The Courier News from Blytheville, Arkansas on March 15, 1955 · Page 3
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The Courier News from Blytheville, Arkansas · Page 3

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Blytheville, Arkansas
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Tuesday, March 15, 1955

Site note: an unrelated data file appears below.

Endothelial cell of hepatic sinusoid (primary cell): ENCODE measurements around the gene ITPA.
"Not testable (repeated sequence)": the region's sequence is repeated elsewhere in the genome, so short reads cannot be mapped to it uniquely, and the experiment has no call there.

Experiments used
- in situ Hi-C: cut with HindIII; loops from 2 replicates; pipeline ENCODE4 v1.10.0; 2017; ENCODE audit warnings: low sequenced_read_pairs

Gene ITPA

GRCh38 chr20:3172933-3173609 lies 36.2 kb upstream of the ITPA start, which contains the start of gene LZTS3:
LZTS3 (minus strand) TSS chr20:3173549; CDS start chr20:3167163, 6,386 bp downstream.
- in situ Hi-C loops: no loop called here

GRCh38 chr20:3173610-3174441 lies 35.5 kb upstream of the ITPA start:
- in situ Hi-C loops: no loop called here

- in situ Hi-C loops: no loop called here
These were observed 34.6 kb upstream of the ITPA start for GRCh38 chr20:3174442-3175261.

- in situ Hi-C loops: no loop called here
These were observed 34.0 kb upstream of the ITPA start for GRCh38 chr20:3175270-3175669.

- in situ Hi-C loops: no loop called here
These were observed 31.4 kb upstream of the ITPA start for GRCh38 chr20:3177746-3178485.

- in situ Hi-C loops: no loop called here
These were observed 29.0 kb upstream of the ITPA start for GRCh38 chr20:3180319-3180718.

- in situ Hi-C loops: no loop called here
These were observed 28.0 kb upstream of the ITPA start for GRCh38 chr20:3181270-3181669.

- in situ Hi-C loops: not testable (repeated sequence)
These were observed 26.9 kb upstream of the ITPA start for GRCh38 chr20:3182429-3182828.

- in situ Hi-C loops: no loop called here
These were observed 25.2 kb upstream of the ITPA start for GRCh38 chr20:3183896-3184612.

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TUESDAY, MABCK .16, 1955 BLYTHEVILLH (ARK.) COURIER NEW3 Stock Market Probe May Undermine U.S. Economy-Humphrey WASHINGTON (AP) — Secretary of the Treasury Humphrey told the Senate Banking Committee today its stock market inquiry may be undermining public confidence in the American economy. Humphrey's volunteered state' inent brought a demand from Sen. Capehart (R-Incl) for an end lo the group's inquiry into stock prices. Chairman Fulbrlght (D-Ark) retorted that the comir liter has duty to sound a note of caution If one is needed. Humphrey told the senators thai "criticism" of government agencies and speculation about what they might do in the way of "restrictive action" can "easily con- Commodity And Stock Markets— New York Cotton (12:31 quotations) Mar ........ 3330 3350 3325 May ........ 3355 3307 3352 July ........ 3383 3395 3381 Oct ........ 3405 3415 3402 Dec ........ 3418 3«8 3417 Niw Orleans Cotton Mar May July Oct Dec 3324 3353 3381 3407 3421 3343 3364 3302 3412 3424 3324 3350 3379 3402 3415 3350 3367 3384 3343 3363 3392 Chicago Corn Mar .... 142% 143% May .... 145'i 146'/, 142% 145Vi Chicago Soybeans Mar .... 2673-i 2G8'A 265'/ 4 May .... 201 201% 258'i July 25S 256 253!i Sept 246% 245% 243'A Chicago Wheat Mar 218'/;, 210 a0 May .... 214% 215 1 /, 217}., 214 143% 267 260 255 244% 218 l 215 pAcwrmn ELECTIONS New York Stocks A T and T 176 Amer Tobacco 6-11-4 Annconda Copper 50 5-8 Beth Steel 121 3-8 Chrysler 67 3-4 Coca-Cola 115 Gen. Electric , 49 5-8 Gen. Motors 92 Montgomery Ward 76 N. Y. Central 34 1-4 Int. Harvester Republic Stee! .. Radio Socony - Vacuum St;j}dard of N. J. Tf'tits Corporation U. S. Steel 30 3-4 81 3-4 40 1-2 51 1-4 12 1-2 109 HB 5-8 tribute to a questioning: of confidence and uncertainty as ho what the future may hold." "On Sound Ground" The Treasury secretary declared the nation is "on sound economic ground, based on sound principles. ' The current month, he sa , may well be one of the highest months of business activity the nation has ever had. "There is no reason," he said, "why we should not go forward unless confidence is badly injured or destroyed." ''Confidence,'' Humphrey said, 'is a subtle thing. It manifests itself in many ways. A crowd leaving a theater at the close of a play will walk out in orderly fashion in short order. But if as the curtain goes down someone calls 'fire, 1 terror can reign and great injury result." Causing Price Breaks . Humphrey made no direct reference in his prepared statement to the eight-day-old multi-billion-dollar break in stock prices but Capehart did. He said the current inquiry had a tendency to cause price s by frightening small investors into a false belief a crash might be imminent. In testimony prepared after yesterday's price break, Humphrey said the Treasury is "watching attentively the conditions which the lew higher level of the stock narket is creating-," He was referring to the market jrice rise which began in September 1953—a rise due in part, he said, to a "rebirth of confidence in the functioning of our free enterprise system." Humphrey declined — as have most other witnesses in the committee's "friendly study" of market conditions—to give an opinion whether stock prices went too high before the recent break. Showdown Certain "I gave up years ago trying to figure out the stock market," said the Treasury secretary, a leading industrialist before he joined Presi- dem Eisenhower's Cabinet. Capehart's statement calling for a change of course in the market inquiry presaged a seemingly certain showdown with Banking Com- mttlee Chairman Fulbright (D- Ai). Fulbright made no immediate reply He made it plain yesterday, however, that (1) he doesn't regard the present inquiry as the main cause of the market break, nnd (2i he regards stock prices only one aspect—but an important ono—of the investigation. Capehart said today, "By taking ihc course of investigating prices (Continued from P'age !•) ter Driver. Canton Judges — Alan Scgraves, Bob Forrester, Bill Gillesple; alter nates—C. L. Whistle, Alex Goble. Clerks — E. H. Burns, Herman Mullins; alternate — Mrs. Allan Scgraves. Keiijcr Judges — W. T. Crews, Buforc Dunavant, W. M .Taylor, Jr.; al- ,ernates—J. E. Chiles, J. W. Hall Clerks — Joe Billiard, George Nichols; alternates — Jack Kook. ArmoreJ Judges — J. C, Ellis, Rucl Hatley, Mrs. Fielder Perry; alternates — Arthur Vance, Marvin House, Clerks — John Ed Regenold, Leon Malone; alternate — Harvey Tillman. Wilson Judges — Jimmie Powell, Dwfght Anderson, C. F. Leftwich; alternates — Maury Upton, John Mauker. Clerks — C. L. Bussey, C. T. Lynch; alternate — Parker Bowen. Whitton Judges — Albert Banks, Bob Pugh, C. L. Denton, Jr.; alternates — Evans Johnson, Lex Nicholson. Clerks — W. W. Wright, M. E. Wright; alternate — James Sadler. Burdette Judges—Tom Callis, G. A. Hale, W. E. Thornton; alternates — J. C. West, Cecil Butler. Clerks — Earl Jones, Lawrence Stevens; alternates — Clayton Holder. BLYTHEVILLE City Hall Judges — Ray Price, Fred Rutherford, BUI Steinsiek; alternates — John McHaney, E. R. Mason. Clerks—Bob Barnes, Joe Evans; alternates — James Gardner. Yarbro . KEEP 'EM FLVING—Fifst jet-flymg ii-aum^ u^ KOK pilots it under way at the U. 3. Fifth Air Force base at Osan, Japan. Here, Capt. Doral Graff, one of the tt. S. officers supervising the training, gives on-the-ground instruction to ROK Pilot Chang. Conspiracy Trial Starts Monday DENVER VPi— Trial of seven al- eged Communist party leadens, LEGISLATURE (Continued from Page 1) quor elections to be held on gen- RAMEY charged with conspiring to teach j erM election dates. •iolent overthrow of the government Edwards and Sulcer were the will start here March 21. ! ""IV two voting on the segregation U. S. Dist. Judge Jean. S. Briet-j issue, both casting votes in favor instefn yesterday denied defense ap- icals a, thirl postponement. of continuing segregation. - , Autry cast the county's lone vote Mrs. Mary Kaufman, of New York i OI1 the final day of the Assembly City, will defend Mrs. Anna Bary, of the seven. Eleven Denver Lawyers, appointed by the court, will epresent the . others, They are Mrs. Bary's husband Judges — Spencer Bunch, R. E. Arthur; Mr. and Mrs. Joseph Scher- Livestock NATIONAL STOCKYARDS, in. OPt—(USDA) — Hogs 10,500; unevenly steady; c.hnlc.e. tfl(j-:>20 ib 15.75-16.25; choice No. Is and 2. 10.35; 220-240 Ib 15,50-lfi.OO; 240 270 Ib 15.00-50 ;270-320 Ib 14.50 15.J5; 350-170 Ib 15.50-16.00; sow. 450 Ib down 13.75-14.50; heavie; sows 12.50-13.50; boars 9.00-11.50. Cattle 4,000; ciilve.s 1,000; steady good to low choice steers 22.00 24.50; cows utility and commercta 11.00-13.50; canners and cutters 9.00-11.00; bulls utility and com mercial 13,00-14.50; canners am cutters 0.50-12.50; good and choice voalers 18.00-25.00; few prime 27.00; commercial and good 14.00 18.00; cull and utility 8.00-12,00. 74 I tiie committee has frightened the AireriCBn people." "The tenor of the investigation has placed au emphasis always on prices—that they are too high and we might have a crash," he said. Capehart went on to declare: "We ought to discontinue hearings on stock prices and announce thai there are no statistics or facts lo prove tha t the general price level of stocks is too high. "We .should continue investigation with respect to groups who Home Building Sets a Record WASHINGTON UP) — The Labor Department estimated today that construction began in February on 90,000 new home units, a new record for the month. This was 20 per cent over February last yciu'. However it was only 2 per cent over the January 1955 housing starts. The Increase between January and February is usually 6 per cent or more. 1 Home-building starts for the first two months of 1!)55 were 178,000 or 23 per cent above the 141,6*00 starts for the first two months of last year. Overseas Relief WASHINGTON iff 1 } ~ The Agriculture Department has announced it will donate 20,400.000 pounds of surplus butter and 12 million pounds of surplus cheese for foreign welfare use in April and May. The products will be distributed abroad by private welfare agencies. rer; Lewis Johason; Harold Zep- elln, and Mrs. Patricia Blau. . French, Richard Haynes; alternates—W. N. Orr, Herbert Mullins. Clerks — Clyde Bunch, J. E. Parrish; alternate — Ellis Wheeler. Brinkley Judges — Louis Bougher, Stanley Freighdenberg, Donald Veach; alternates — R. L. Vastbinder, Gene Bradberry, Clerks — J. P. Horner, R, N. Lewis; alternate — Leo Flagg. Shawnee Judges,— Richard Akle, Jr., Don Perry, Evelyn Ralph; alternates — Mrs. J. B. Wilson, Sudie Cecil. Clerks — C. R. Eubanks, J. A. Simms, Jr.; alternate — Vardy Westbrook. Leachville Judges — Robert Pearce. Atherton Hiett, Fred Alexander; alternates — H. A. Croom, Bob Edgin. Clerks — J. C. McHaney. J. A. Swiherd; alternate—Perry Defries. Dell Judges — H. R. Crawford, M. F. Brownlee, E. A. Stacy; alternates — E. M. Woodard, Lester Gill. Clerks — U. S. Blankenship; J. H. Brinn; alternate — E. C. Goza. Manila Judges — H. D. Alston. H. C. Ashabrsnner, W. E. Ballard; alter- i Ior Bating streets included. ALC to Consider Audit Reports LITTLE ROCK M»j — The new Legislative Audit Committee will! consider audit reports of "several" j state agencies when the new group' meets for the first time Thursday,; State Auditor Orvel Johnson said : today. j The committee, named by the i 1955 Legislature, also is expected: to elect a chairman and vice chair-1 Johnson declined to state which; newspaper ani gencies' reports would be consid-; preliminary re ag. ered. on a resolution which would have condemned the Highway Commi' sion for its right of way policy. He voted against the measure. Over in Senate Lee Bearden of Leachville voted on 10 of 11 prime issues. HP Kave affirmative votes to: The 30-mJll limit on school taxes. Liberalized installment buying. Open meetings of public I boards. i The jobless pay measure. j Local option measure. j Bearden voted against: j Reassessment and equalization, ; Exemption of feed from sales (ax. The segregation measure. The municipal grab for high- Hay department funds. The move to increase income tax. . Information on the key issues I poJl was compiled by a LittJe Rock id was taken from not from the ecords, official journal. (Continued ffom Page 1* to remain with the aircraft hi MI endeavor to brinu the wounded bombardier to safety. "First Lieutenant Ramey gave the remaining members of the crew the option of abandoning the aircraft or remaining with him while he endeavored to effect the emergency landing. Thre« Ball Out "When nearing the emergency field, three members of the crew abandoned the aircraft the Instant the right engine ceased functioning. "This necessitated a forced landing In which First Lieutenant Ramey, the co-pilot and the bombardier were instantly killed. "First Lieutenant Ramey's exemplary courage and gallant endeavor to save a member of his crew at the risk of his own life are commensurate with the highest traditions of the military service, and his actions redect great credit upon himself and the Armed Forces of the United States of America." Thus ,did the War Department confer on him the Distinguished Service Cross. It was his 64th B-26 mission and ie was up for return to the United States when he volunteered to fly it. His plane crashed near Pisa, Italy, and he is buried at Vida, 16 miles southeast of Leghorn. In writing a biographical prologue for the scrapbook of his parents, Selma Lentz Morrison wrote, "Gordon began his life the year his country entered World War I and gave his best and last effort for his country in its second world struggle. "His years were few and full. He set for himself a pattern of clean living, clear thinking and thorough work. "He was conscientious and active in chureh and school. He held his employer's respect and admiration. His teachers saw him grow in integrity, ability and mature responsibility. "His close friends remember his loyalty, certain drollery and heart-warming companionship. "Gordon's family hold in their hearts his tenderness, thoughtfulness and devotion. And for all of us who knew him, he lives." Cold Front Moves Into Arkansas By THE ASSOCIATED PRESS A cold front, which hovered over northwest Arkansas this morning, in moving south across the state, bringing with it rain and lower temperatures. The U, S, Weather Bureau at- Little Rock declined to comment on the possibility or tornadoes in the state hut officials there did set! a bare chance for a squall line forming .In northwest Arkansas today. The! bureau had issued a tornado warning yesterday afternoon for Minor Accident Reported Cars driven by Patty Hughes of Blytheville and Janice Johnson of 825 Highland crashed at 106 N. Broadway yesterday afternoon about 5-45, police reported. Both vehicles were slightly damaged with Miss Johnson's car being hit on the right fender. extreme northwest Arkansas, but no twisters were reported. The cold front Is moving at a rather slow pace, ft is not expected to cross the Little Rock area until 2 a.m. tomorrow. Temperatures were in the 80s all over the state during the early morning period. Rain fell in some areas. YALTA (ConMiMMd from Page M Foreign Rel«MoM which Iw h«ad«. "The Information In theiM would leak out and I don't want to accept them and find my**V in the position ol having to main them publto," he saW. Doesn't Want to KKOW Me said he -loesn't linow what ta in the record and doesn't want to know unless the papers can be made public. There was no Mat* Department comment on hie stand. Capehart, a member of the committee, said in an Interview 1» feels "the same way Sen. Georg« Red Cross Drive Is Failing Short S10.000 with only ?5,362 reported so far. The following additional contributions have been reported. $100—Swift & Company. $35—Safeway Store. S30—Sears. Roebuck « Co. S25—Kirby Brothers Drug Co., Kirby Drug Co., Max Logan, Noble does." "I would not accept these documents and take the responsibility of their getting: out," he said. Sparkman. another Foreign Relations Committee member, s&fd h« supports George's position that the State Department ought to lake the responsibility either for publishing- the Yalta papers or keeping them secret. Me said he would have no objection to the»r publication. "I think, our Republican Brethren have exploited a« of the poHM- eal possibilities of the Yalta oort: j fia-ence in past campaigns and ihwe isn't much left for them to use,' he .said. At the Yalta conference, the Big three set the terms for Russian entry into the war against Japan. In the years since, the Republicans have accused President Franklin D. Roosevelt and his aides of selling out Chinese Nationalist interest in Manchuria. The Democrats have contended the Corp, Hart's Bakery, Delta Lumber Co., Guard's Jewelry, Dreifus Jewelry. 520—Ray Price, Siegbert Jiedel. S15-—Noble Gill Agency, A. G. Hall &Co., Feinberg's Store, Motor Sales. $10—W. R. Campbell, Scrrnuck's Jewelry, Joe Atkins Machine Shop, Mr. and Mrs. Floyd Haralson, Mrs J. A. Leech. $5—Worth Holder, Wm. I. Malm, at Yalta and in fact made more concessions than did the Allies. George said he didn't believe it would be wise to make the documents public now. He said certain information in them might affect ratification of the Paris agreements for West German rearmament. Mark' Anderson, J. B. Phillips, . Mrs. F. E. Black, MTS. Tom Littla Moderne Beauty Shop, Ernest Par-jSr., Mrs. S. Joseph, Mrs. Ott Mul- ker, Rosa Saliba, Zellner's Slipper 1 lins. Shop, Earl Walker, Dr. John Elliott, Kyle's Grocery. R. M. Beck, Mr. and Mrs. W. W. Shaver, Old Hickory Inn, Dr. Saliba's Clinic, Pickard's Grocery, Smith Beauty Shop, Wendell Phillips. H. G, Partlow, Gordon Harris, Austin-Wicker, Fred Copeland. $4—Dr. Milton Webb. $1—Westbrook Machine Shop, U. H. Holt, Donald Deskin, Charles'Si- mon, Mrs. Clara Deen, Mrs. W. W. Wahl, Mrs. W. Forshee, Mrs. Elton Jones, Charlie L. Evans, Mrs. Charge L. Evans, Mrs. C. R. Robeson, Marie Haraish, Jack Metheny, FALSE TEETH That Loo*«n Need Wo+ Many wearers at false tectb h&ve suffered real embarrassment becaun their plate dropped, slipped or wobbled at ]ust thj> wrong Ume; Do no* live in lear of this happening tp you. Just sprinkle a uttle FASTBETH, H» alkaline (non-acid) powder, on 70*? plates. How raise teeth more flnnfy. oa they ieet more comfortable. Dow not sour. Checks "plate odor" {denture breath). G** PASTEBTB M mSf drug counter. may he trying to push speculative stocks up and down for their own bcneht." Negro Deaths Will Tenart Funeral services of Will Tenart. 70, will be conducted at 11 a.m. tomorrow in the Ca-ston Funeral Home Chapel by Rev. T. F. Connor. Burial will be in the Mt. Zion Cem- elery. He died Saturday in Walls Hospital. Surviving are three sisters, Pinky Thigpen of Rosehill, Miss., Margaret Walker of Memphis and Daisy L.. McGee of Belzona, Miss., and one brother Lott Tenart. nates — Sam Bellinger, Riley Dunkin. Clerks — C. V. Chlldress. J. C. Chapln; alternate — R. J. McKill- non. Mllligan Rldfe Judges — G. O. Caudill, Jr., H. G. Endicoth. Earf Brewer; alternates—Alva Brown, M. D. Dennis. Clerks — A. M. Holt. Dewey Blake; alternate—George Webster. Luxora Judges — R. L. Houok, Harry Stanford, Harry Bogan; alternates — C. B. Wood, L. C. Langston. Clerks — Abe Liverant, Wiley Tate; alternates — J. C. Wilkerson. Mtssco (Bondsvllle) Judges — Arthur Bonds. H. T. Bonds, Harry Bonds; alternates — Louis Bonds, Mitchel Bonds. Clerks—Wilson Bonds, Mrs. Harry Bonds; alternates — Mrs. Mitchel Bonds, Mrs. Wilson Bonds. Big Atomic Test Blast Postponed LAS VEGAS, Nev. I/PI—An atomic ilast, which it was expected might ic the largest in the current series •I tests, was called off shortly be- ore it was scheduled to be shot his morning. About an hour befoer the sched- Icd time of 5:15 a.m., the Atomic Energy Commission announced the .nccllation, giving unfavorable veather conditions as the reason. There was no word from the AEC s to when the next test might be ondticted. This Is Not THE Day Chamber Maps Are Ready Now I A detailed map of Blytllcvillc. ' with points of interest and guides' been completed and printed by the Chamber of Commerce. Secretary ! I Worth Holder said today. 11 The maps, 14 by 22 inches in .size, j | are available at Chamber offices in I City Hall. Anyone • 'ay acquire one i I copy free of charge. Mr. Holder po- f I inted out. but additional copies will 11 be sold for 25 cents each. Program Approved COPENHAGEN, Denmark I/PP — A government austerity program designed to curb inflation has been approved by Parliament SS-86. It includes higher excise taxes on consumer goods and aims to raise 65 to 70 million dollars annually for two years. Approval enabled the minority Socialist government to survive an economic Cabinet crisis. Meeting Postponed NEW DELHI, India i>P) — A mpet- WASHINGTON M>)—Today is not Prime Minister ' jawa'harlal Vehru repeat-not the deadline for filing i and Prime Minister Mohammed All' I your income tax return. It used to of Pakistan has been postponed I V, To You On a New, Handier Form » f*- AR* -MO PO** l>»t' A »TO PA* I*T| •URN ***•*' THIS stue v wA*f , P*--* 1 !M«* T DA* , w* W*T 1f.B>-*- *1 . be, but under a new law you get another month-until April 15-to get that job done. They'll meet sometimes po after African — Asian conference nex month in Indonesia. the! GEM THEATRE "Osceola's Finest" THEATRE On W. Main St. In Klythcville Phone 3-4621 LAST TIMES TONIGHT ^' The adventure written a hundred ycsrs b«for« its timt becomes • motion picture *o be remembered forever! Weekdays Show Slarls 7:00 p. m.—Sat. & Sun. 1:00 p. m. TUESDAY & WEDNESDAY Double Fcarur* ROOKIE'S 8C/MP SHIRLEY BOOTH ROBERT RYAN ALSO CARTOON «*•»* 'test\ \ .«**£'. eel* 60 . fOOl> UC*° l0 NTW . *\ ^ s«w' \ PLl« -(OU" rM ctos* BE >>'• lMt" T - No more envelope to fu»t with, because from now on your service bill will be coming lo you on this new, handier form. It's easy to read. It's easy lo handle. What's more, both electric and natural gas service will appear on (he same bill—already totaled for your convenience. New electronic iquipmtnt makes this possible. Each bill is checked and double-checked Ira- fore it's sent out, practically eliminating the possibility of error. Faster billing results from this new, limt-saving system, which cuts our postage and mailing costs considerably—another step in our continuous pro- . on a postcard like this gram of reducing non-essential eM>««Kftti»res in order lo keep the cost of o»r servi«e ae km' as poesiW*. For many of our customers thw iwon* that your statement for service rendered will reach YOU xx>n»r after your melee ie read, thereby making (h« "due date" earlier. We very much regret the necessity of Ihm inconventonec, and thie firat month will allow an extra s*ve« days before the gross bill b**ome* payable. We hop* you Kite thin ncir Ml form, afld wt hope you'll M. tw know if th«r« are aof qMetioM regarding R.